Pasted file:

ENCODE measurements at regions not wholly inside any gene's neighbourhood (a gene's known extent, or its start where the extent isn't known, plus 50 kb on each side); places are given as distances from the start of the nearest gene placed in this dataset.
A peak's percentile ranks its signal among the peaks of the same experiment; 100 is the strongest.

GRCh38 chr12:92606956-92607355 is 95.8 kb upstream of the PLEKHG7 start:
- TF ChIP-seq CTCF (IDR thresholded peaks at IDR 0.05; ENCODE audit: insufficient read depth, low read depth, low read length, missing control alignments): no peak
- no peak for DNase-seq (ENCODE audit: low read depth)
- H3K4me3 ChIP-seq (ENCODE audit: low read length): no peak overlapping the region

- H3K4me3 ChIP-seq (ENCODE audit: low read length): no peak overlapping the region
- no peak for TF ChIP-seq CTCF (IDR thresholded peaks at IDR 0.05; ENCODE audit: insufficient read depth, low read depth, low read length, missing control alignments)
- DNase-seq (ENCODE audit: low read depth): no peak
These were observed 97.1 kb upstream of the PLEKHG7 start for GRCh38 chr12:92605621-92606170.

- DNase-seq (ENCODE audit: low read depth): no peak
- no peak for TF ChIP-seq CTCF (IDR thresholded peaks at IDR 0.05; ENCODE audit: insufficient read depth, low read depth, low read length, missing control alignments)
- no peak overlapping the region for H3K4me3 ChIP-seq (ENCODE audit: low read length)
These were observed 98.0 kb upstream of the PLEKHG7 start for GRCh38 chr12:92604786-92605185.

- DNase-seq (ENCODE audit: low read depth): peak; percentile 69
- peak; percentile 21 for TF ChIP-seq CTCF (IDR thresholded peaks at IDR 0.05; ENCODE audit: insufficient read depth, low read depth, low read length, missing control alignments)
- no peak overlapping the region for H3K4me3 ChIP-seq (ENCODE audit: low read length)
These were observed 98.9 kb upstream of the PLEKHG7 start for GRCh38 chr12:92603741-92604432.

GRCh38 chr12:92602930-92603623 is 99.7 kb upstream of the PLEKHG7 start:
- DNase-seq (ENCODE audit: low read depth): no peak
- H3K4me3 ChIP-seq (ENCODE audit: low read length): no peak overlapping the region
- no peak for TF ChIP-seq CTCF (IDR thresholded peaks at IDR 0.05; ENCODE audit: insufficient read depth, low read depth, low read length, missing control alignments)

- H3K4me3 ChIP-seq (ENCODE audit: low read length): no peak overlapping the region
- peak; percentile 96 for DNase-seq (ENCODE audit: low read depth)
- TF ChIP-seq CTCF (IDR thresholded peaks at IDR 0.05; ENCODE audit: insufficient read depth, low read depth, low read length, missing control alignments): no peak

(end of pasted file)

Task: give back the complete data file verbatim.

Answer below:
ENCODE measurements at regions not wholly inside any gene's neighbourhood (a gene's known extent, or its start where the extent isn't known, plus 50 kb on each side); places are given as distances from the start of the nearest gene placed in this dataset.
A peak's percentile ranks its signal among the peaks of the same experiment; 100 is the strongest.

GRCh38 chr12:92606956-92607355 is 95.8 kb upstream of the PLEKHG7 start:
- TF ChIP-seq CTCF (IDR thresholded peaks at IDR 0.05; ENCODE audit: insufficient read depth, low read depth, low read length, missing control alignments): no peak
- no peak for DNase-seq (ENCODE audit: low read depth)
- H3K4me3 ChIP-seq (ENCODE audit: low read length): no peak overlapping the region

- H3K4me3 ChIP-seq (ENCODE audit: low read length): no peak overlapping the region
- no peak for TF ChIP-seq CTCF (IDR thresholded peaks at IDR 0.05; ENCODE audit: insufficient read depth, low read depth, low read length, missing control alignments)
- DNase-seq (ENCODE audit: low read depth): no peak
These were observed 97.1 kb upstream of the PLEKHG7 start for GRCh38 chr12:92605621-92606170.

- DNase-seq (ENCODE audit: low read depth): no peak
- no peak for TF ChIP-seq CTCF (IDR thresholded peaks at IDR 0.05; ENCODE audit: insufficient read depth, low read depth, low read length, missing control alignments)
- no peak overlapping the region for H3K4me3 ChIP-seq (ENCODE audit: low read length)
These were observed 98.0 kb upstream of the PLEKHG7 start for GRCh38 chr12:92604786-92605185.

- DNase-seq (ENCODE audit: low read depth): peak; percentile 69
- peak; percentile 21 for TF ChIP-seq CTCF (IDR thresholded peaks at IDR 0.05; ENCODE audit: insufficient read depth, low read depth, low read length, missing control alignments)
- no peak overlapping the region for H3K4me3 ChIP-seq (ENCODE audit: low read length)
These were observed 98.9 kb upstream of the PLEKHG7 start for GRCh38 chr12:92603741-92604432.

GRCh38 chr12:92602930-92603623 is 99.7 kb upstream of the PLEKHG7 start:
- DNase-seq (ENCODE audit: low read depth): no peak
- H3K4me3 ChIP-seq (ENCODE audit: low read length): no peak overlapping the region
- no peak for TF ChIP-seq CTCF (IDR thresholded peaks at IDR 0.05; ENCODE audit: insufficient read depth, low read depth, low read length, missing control alignments)

- H3K4me3 ChIP-seq (ENCODE audit: low read length): no peak overlapping the region
- peak; percentile 96 for DNase-seq (ENCODE audit: low read depth)
- TF ChIP-seq CTCF (IDR thresholded peaks at IDR 0.05; ENCODE audit: insufficient read depth, low read depth, low read length, missing control alignments): no peak